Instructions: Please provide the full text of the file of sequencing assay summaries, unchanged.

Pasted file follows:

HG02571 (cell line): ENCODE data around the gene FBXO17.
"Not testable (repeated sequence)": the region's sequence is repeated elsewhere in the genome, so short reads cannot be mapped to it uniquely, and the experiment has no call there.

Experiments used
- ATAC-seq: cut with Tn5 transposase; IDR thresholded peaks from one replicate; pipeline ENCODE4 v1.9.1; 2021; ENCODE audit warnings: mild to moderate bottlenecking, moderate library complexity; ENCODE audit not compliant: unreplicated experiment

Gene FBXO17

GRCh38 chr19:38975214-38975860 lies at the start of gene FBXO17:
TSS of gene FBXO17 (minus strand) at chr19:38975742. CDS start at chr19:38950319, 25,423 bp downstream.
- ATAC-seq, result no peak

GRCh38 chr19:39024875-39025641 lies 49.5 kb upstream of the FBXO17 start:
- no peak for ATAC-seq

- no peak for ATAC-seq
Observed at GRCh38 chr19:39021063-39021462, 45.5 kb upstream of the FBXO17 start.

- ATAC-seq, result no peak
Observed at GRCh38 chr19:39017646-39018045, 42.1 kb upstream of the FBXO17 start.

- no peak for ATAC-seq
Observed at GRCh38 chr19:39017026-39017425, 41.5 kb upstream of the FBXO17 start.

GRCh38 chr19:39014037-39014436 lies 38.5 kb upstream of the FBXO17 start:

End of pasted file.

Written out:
HG02571 (cell line): ENCODE data around the gene FBXO17.
"Not testable (repeated sequence)": the region's sequence is repeated elsewhere in the genome, so short reads cannot be mapped to it uniquely, and the experiment has no call there.

Experiments used
- ATAC-seq: cut with Tn5 transposase; IDR thresholded peaks from one replicate; pipeline ENCODE4 v1.9.1; 2021; ENCODE audit warnings: mild to moderate bottlenecking, moderate library complexity; ENCODE audit not compliant: unreplicated experiment

Gene FBXO17

GRCh38 chr19:38975214-38975860 lies at the start of gene FBXO17:
TSS of gene FBXO17 (minus strand) at chr19:38975742. CDS start at chr19:38950319, 25,423 bp downstream.
- ATAC-seq, result no peak

GRCh38 chr19:39024875-39025641 lies 49.5 kb upstream of the FBXO17 start:
- no peak for ATAC-seq

- no peak for ATAC-seq
Observed at GRCh38 chr19:39021063-39021462, 45.5 kb upstream of the FBXO17 start.

- ATAC-seq, result no peak
Observed at GRCh38 chr19:39017646-39018045, 42.1 kb upstream of the FBXO17 start.

- no peak for ATAC-seq
Observed at GRCh38 chr19:39017026-39017425, 41.5 kb upstream of the FBXO17 start.

GRCh38 chr19:39014037-39014436 lies 38.5 kb upstream of the FBXO17 start: